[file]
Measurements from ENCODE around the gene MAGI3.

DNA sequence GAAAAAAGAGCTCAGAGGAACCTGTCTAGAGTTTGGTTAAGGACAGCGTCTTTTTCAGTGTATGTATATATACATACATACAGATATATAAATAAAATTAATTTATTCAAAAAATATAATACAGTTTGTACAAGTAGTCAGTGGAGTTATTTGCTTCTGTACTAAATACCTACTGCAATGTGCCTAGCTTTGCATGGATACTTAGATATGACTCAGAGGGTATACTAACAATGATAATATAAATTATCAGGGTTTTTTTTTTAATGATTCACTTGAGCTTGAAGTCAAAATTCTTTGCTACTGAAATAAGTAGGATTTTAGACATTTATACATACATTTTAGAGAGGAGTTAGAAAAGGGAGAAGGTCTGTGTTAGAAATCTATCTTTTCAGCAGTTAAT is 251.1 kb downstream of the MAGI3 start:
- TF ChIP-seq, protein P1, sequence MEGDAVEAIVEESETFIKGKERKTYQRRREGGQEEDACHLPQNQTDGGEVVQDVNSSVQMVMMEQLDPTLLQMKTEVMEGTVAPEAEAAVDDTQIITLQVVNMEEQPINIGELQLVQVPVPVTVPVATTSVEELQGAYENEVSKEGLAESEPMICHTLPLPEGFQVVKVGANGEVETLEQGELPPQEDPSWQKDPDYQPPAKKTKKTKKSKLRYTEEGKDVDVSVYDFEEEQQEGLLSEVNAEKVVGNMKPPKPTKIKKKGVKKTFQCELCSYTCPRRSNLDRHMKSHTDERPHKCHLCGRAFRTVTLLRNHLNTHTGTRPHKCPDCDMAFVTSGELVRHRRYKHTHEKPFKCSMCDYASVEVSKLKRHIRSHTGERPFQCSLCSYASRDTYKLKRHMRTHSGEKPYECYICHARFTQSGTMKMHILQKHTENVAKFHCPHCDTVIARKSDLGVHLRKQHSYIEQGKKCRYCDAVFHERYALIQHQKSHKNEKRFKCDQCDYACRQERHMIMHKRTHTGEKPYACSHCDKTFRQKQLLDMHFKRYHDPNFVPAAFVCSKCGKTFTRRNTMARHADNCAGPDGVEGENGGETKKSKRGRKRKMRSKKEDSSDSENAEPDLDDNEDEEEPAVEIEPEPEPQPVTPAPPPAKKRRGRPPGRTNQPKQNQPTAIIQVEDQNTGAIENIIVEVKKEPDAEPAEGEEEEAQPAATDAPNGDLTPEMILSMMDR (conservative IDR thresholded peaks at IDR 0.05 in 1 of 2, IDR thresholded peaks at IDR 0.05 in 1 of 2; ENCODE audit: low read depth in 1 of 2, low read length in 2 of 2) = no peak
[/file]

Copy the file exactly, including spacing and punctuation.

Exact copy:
Measurements from ENCODE around the gene MAGI3.

DNA sequence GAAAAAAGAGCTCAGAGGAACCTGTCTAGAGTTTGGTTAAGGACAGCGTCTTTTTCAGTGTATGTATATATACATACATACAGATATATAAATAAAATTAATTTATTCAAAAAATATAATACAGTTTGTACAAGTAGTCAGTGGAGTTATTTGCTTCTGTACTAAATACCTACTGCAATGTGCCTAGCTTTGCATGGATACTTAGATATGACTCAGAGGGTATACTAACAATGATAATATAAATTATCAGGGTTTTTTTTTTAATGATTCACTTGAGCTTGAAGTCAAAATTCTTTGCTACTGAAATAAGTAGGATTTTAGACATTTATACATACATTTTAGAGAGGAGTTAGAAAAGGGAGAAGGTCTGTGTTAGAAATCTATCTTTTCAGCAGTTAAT is 251.1 kb downstream of the MAGI3 start:
- TF ChIP-seq, protein P1, sequence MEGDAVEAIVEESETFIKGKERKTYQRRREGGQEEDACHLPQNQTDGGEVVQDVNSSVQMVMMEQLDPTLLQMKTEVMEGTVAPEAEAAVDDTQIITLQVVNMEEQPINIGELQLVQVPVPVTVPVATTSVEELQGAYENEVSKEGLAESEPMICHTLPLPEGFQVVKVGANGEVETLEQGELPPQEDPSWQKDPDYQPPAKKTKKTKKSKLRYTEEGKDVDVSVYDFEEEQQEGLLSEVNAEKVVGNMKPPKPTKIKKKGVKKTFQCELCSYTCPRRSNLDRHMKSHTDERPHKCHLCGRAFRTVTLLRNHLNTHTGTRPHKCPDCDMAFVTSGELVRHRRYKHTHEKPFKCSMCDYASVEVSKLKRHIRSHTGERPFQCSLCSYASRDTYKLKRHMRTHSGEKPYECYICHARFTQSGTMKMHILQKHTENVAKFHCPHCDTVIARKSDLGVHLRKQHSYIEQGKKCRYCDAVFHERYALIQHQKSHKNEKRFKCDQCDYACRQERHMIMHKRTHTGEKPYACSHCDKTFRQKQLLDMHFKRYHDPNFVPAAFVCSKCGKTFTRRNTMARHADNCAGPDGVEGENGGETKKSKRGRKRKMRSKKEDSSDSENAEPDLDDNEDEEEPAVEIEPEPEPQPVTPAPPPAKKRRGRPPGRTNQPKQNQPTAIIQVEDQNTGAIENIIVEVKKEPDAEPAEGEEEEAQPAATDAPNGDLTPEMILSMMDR (conservative IDR thresholded peaks at IDR 0.05 in 1 of 2, IDR thresholded peaks at IDR 0.05 in 1 of 2; ENCODE audit: low read depth in 1 of 2, low read length in 2 of 2) = no peak